Trip 8: CHINA HOLIDAY in 2011 … 13th October: Shanghai Generally



Huangpu River

Huangpu River and the Bund Pictures

Huangpu River, also known as Huangxiepu or Chunshen River, is a landmark of Shanghai, separating the city into two parts, Pudong and Puxi. With a total length of 113 km (70 mi) and a width of 300-770 m (984-2,526 ft), the river runs through over 10 districts in the city. It is regarded as the Mother River of Shanghai, serving multiple functions including drinking water, shipping, drainage, fishery and tourism. Several submarine tunnels and bridges have been built under and on the river to provide better transportation conditions. On both sides of the river, there gather various styles of architectures and essential scenery. Famous attractions like the Bund and Lujiazui Finance and Trade Zone are located along the river.

To enjoy the scenery along the river, the Bund on the west bank and Binjiang Avenue on the east bank are the top two places in the city. Binjiang Avenue is less crowded, but the Bund offers more beautiful scenery. On the Bund, there is a historical architectural complex lining along the road. It consists of abundant buildings in western styles built around 100 years ago, when Shanghai was partially working as a foreign settlement. On the east bank, Pudong, are the tall modern buildings constructed in recent decades. Pudong has become an important financial and commercial hub in the city, even China. The skyscrapers on the east and the classical architectures on the west are in sharp contrast, from which you can have a glimpse on the development of the city in the past century.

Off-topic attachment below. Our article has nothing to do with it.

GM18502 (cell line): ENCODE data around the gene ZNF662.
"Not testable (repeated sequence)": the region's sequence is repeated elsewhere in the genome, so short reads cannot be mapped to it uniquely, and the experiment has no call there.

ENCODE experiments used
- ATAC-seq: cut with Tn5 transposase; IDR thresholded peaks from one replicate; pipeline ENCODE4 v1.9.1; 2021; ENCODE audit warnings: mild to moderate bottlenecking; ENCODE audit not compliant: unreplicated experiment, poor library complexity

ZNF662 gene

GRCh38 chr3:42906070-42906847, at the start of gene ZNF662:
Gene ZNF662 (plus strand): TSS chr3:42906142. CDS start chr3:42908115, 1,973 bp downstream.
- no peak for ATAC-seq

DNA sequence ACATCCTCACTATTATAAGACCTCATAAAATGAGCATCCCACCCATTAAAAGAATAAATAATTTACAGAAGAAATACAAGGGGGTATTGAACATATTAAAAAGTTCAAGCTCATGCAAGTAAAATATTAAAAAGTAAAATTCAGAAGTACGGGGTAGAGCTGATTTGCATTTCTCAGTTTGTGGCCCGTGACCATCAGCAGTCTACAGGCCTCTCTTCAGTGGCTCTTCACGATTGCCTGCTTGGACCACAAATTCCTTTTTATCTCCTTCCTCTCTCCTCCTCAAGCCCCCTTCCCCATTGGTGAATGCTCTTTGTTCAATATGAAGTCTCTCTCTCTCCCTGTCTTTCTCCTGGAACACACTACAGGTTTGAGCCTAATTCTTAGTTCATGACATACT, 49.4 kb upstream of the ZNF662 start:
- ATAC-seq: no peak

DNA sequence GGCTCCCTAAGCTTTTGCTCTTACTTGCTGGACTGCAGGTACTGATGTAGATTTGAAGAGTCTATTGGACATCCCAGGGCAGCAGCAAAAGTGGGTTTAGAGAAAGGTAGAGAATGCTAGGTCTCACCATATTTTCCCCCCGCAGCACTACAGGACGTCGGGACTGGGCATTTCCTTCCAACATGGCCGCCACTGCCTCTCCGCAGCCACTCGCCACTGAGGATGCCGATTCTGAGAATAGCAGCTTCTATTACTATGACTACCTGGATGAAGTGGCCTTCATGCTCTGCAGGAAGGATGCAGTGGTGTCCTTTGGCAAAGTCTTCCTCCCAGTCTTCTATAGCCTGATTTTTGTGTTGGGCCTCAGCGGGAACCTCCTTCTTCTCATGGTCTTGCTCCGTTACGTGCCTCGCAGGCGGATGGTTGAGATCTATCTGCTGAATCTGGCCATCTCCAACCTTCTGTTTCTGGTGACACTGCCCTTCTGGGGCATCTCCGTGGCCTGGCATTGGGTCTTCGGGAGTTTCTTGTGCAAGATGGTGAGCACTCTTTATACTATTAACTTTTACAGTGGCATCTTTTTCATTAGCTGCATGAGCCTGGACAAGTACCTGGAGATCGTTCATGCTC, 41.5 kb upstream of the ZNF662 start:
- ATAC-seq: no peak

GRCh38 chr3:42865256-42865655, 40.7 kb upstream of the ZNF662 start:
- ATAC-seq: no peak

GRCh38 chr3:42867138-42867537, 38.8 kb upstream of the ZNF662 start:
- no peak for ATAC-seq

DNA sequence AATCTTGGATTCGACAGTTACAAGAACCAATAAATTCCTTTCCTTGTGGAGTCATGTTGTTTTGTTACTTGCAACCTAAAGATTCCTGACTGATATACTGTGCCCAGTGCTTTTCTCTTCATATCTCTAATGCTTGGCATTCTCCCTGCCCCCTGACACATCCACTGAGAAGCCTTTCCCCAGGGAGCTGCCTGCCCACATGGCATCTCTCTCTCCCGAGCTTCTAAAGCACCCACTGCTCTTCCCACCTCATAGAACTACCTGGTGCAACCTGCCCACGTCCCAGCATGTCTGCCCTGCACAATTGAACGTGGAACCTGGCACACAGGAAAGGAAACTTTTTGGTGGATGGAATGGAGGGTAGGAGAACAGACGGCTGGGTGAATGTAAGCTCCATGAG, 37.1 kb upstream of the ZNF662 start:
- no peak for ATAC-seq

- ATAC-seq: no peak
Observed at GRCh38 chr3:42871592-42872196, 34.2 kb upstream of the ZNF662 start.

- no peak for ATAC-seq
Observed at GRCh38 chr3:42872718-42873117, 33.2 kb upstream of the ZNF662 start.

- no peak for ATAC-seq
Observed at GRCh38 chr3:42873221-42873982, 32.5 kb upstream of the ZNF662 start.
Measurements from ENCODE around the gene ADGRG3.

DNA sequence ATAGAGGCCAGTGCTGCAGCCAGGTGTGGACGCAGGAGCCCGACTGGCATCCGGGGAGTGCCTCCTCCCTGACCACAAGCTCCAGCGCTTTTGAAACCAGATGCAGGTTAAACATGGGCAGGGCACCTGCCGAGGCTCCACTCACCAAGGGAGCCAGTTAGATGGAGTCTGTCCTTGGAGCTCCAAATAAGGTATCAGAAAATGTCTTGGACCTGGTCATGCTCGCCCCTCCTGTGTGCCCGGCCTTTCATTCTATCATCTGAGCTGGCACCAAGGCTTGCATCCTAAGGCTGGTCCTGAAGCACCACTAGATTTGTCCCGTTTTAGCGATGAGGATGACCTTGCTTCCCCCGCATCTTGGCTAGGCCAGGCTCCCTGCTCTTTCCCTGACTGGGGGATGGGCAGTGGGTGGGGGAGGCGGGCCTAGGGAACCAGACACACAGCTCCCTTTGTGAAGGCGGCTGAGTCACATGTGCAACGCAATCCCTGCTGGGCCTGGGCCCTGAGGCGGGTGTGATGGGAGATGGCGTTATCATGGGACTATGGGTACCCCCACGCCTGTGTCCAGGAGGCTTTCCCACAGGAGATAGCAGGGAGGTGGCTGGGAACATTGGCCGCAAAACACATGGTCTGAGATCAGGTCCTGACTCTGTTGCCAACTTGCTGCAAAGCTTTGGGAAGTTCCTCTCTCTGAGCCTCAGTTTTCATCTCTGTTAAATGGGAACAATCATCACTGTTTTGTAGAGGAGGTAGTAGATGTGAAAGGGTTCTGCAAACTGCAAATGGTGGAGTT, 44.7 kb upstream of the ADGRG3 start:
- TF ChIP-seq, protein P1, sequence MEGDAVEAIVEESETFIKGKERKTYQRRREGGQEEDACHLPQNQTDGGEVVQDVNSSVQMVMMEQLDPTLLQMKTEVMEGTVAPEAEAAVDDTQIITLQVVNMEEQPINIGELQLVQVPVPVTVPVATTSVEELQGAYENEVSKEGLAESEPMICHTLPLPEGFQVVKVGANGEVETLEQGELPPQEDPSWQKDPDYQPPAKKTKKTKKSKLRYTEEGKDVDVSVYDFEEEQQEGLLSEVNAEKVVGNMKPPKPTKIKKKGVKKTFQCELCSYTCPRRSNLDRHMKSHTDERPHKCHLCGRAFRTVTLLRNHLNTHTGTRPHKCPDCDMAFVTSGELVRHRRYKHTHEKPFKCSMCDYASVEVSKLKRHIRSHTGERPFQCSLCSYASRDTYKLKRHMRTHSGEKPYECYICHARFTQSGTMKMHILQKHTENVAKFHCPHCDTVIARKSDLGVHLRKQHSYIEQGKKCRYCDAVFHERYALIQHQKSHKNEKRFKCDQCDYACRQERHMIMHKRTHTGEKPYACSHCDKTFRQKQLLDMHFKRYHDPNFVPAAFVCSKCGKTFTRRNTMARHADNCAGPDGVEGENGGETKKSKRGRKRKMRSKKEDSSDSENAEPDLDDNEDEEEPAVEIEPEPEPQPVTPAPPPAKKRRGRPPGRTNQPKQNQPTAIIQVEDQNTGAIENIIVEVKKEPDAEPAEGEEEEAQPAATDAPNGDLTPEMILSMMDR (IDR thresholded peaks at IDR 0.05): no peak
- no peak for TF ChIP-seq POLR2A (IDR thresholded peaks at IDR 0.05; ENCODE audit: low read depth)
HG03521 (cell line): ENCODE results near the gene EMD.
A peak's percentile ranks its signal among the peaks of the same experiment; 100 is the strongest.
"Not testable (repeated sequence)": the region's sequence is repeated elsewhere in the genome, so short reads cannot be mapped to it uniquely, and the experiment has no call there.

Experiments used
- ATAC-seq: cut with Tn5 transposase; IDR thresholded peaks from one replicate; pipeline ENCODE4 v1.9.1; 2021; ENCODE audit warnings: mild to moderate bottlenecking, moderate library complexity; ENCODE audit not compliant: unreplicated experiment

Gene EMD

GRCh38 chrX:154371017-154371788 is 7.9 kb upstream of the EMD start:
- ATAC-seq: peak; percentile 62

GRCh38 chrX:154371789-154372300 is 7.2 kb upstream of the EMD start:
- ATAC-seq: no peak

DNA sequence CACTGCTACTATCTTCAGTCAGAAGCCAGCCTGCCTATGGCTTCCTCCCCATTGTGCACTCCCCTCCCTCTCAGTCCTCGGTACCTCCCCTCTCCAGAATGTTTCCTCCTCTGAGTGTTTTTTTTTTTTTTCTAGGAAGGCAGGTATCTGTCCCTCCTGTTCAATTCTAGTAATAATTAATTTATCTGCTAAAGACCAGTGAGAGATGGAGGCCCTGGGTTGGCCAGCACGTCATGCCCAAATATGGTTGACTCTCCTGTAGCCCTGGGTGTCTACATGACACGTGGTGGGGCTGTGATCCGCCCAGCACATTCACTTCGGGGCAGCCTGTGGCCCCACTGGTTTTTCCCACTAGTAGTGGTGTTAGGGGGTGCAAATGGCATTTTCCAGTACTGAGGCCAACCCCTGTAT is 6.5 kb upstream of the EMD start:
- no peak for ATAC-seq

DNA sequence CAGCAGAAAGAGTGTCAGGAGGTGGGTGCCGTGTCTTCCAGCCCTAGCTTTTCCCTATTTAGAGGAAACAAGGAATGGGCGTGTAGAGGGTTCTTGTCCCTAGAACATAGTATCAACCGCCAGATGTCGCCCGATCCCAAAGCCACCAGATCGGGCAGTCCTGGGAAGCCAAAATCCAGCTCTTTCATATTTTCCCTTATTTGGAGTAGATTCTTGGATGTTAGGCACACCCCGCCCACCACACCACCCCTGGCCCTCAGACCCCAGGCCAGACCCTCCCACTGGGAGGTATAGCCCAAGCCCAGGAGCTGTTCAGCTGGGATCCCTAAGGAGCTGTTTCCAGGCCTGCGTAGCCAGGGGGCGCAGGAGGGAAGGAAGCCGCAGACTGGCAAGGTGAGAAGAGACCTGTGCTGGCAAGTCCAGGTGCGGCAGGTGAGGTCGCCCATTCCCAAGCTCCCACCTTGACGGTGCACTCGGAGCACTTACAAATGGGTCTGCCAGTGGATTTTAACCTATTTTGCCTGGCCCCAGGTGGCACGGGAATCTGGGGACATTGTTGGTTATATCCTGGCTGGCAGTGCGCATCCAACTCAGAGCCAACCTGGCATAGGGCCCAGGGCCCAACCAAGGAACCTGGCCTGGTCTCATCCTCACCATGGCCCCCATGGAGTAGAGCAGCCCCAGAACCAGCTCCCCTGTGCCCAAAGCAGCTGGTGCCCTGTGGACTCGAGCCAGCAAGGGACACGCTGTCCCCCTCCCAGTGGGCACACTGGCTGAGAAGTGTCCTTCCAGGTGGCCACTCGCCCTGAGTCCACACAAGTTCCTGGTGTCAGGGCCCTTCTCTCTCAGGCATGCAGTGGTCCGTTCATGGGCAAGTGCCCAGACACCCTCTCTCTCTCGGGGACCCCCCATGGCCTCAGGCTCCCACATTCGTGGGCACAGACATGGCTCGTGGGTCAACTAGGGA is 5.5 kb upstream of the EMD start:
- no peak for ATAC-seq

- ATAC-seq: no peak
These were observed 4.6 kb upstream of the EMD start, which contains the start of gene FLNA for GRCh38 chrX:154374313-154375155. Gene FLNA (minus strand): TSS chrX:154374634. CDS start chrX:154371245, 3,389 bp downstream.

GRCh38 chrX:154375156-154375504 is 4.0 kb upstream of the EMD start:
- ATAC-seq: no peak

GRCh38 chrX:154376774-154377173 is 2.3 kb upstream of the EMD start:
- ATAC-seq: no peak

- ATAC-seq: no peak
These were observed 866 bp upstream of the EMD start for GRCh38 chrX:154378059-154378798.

Huangpu River, ShanghaiWestern-style buildings by the Huangpu River

Across the river, there stand two bridges: Yangpu Bridge and Nanpu Bridge, like two big dragons lying over the water. Between the two bridges, there stands Oriental Pearl Tower in the center. From a bird’s-eye view, the whole picture is like two dragons playing with a pearl, which is one of the unique scenes of the river. Another famous bridge over the river is Waibaidu Bridge on the joint of Huangpu River and Suzhou Creek. It is the largest iron bridge in downtown Shanghai. With a history of hundreds of years, the bridge has witnessed the growth of the city. In a lot of old movies and photos of Shanghai, you can see the image of this bridge.

At Wusong Port, there is another special scene: tri-color water. It is the estuary where Huangpu River and Yangtze River meet and flow into the East Sea. The water of Huangpu River from downtown is steel grey, that of Yangtze River is yellow with sands, while that of the East Sea is green, together forming the scene of tri-color water mixture in the flood season.

Huangpu River CruiseCruise on the Huangpu River

The best way to appreciate Huangpu River is to take a ship cruising on the river, especially in the evening. During the general journey of around 50 minutes, you can enjoy the sights on both sides of the river from a broad view on the cruise ship. At night, the lights are blazing, decorating the different styles of architectures standing on the banks, showing different beauty. If you don’t want to spend too much time cruising on a ship, you can also take a ferry to have a quick trip between Pudong and Puxi in around 15 minutes for a single journey.

 See detailed Huangpu River Cruise


Shanghai World Financial Cente

From Wikipedia, the free encyclopedia

Shanghai World Financial Center

The Shanghai World Financial Center.
General information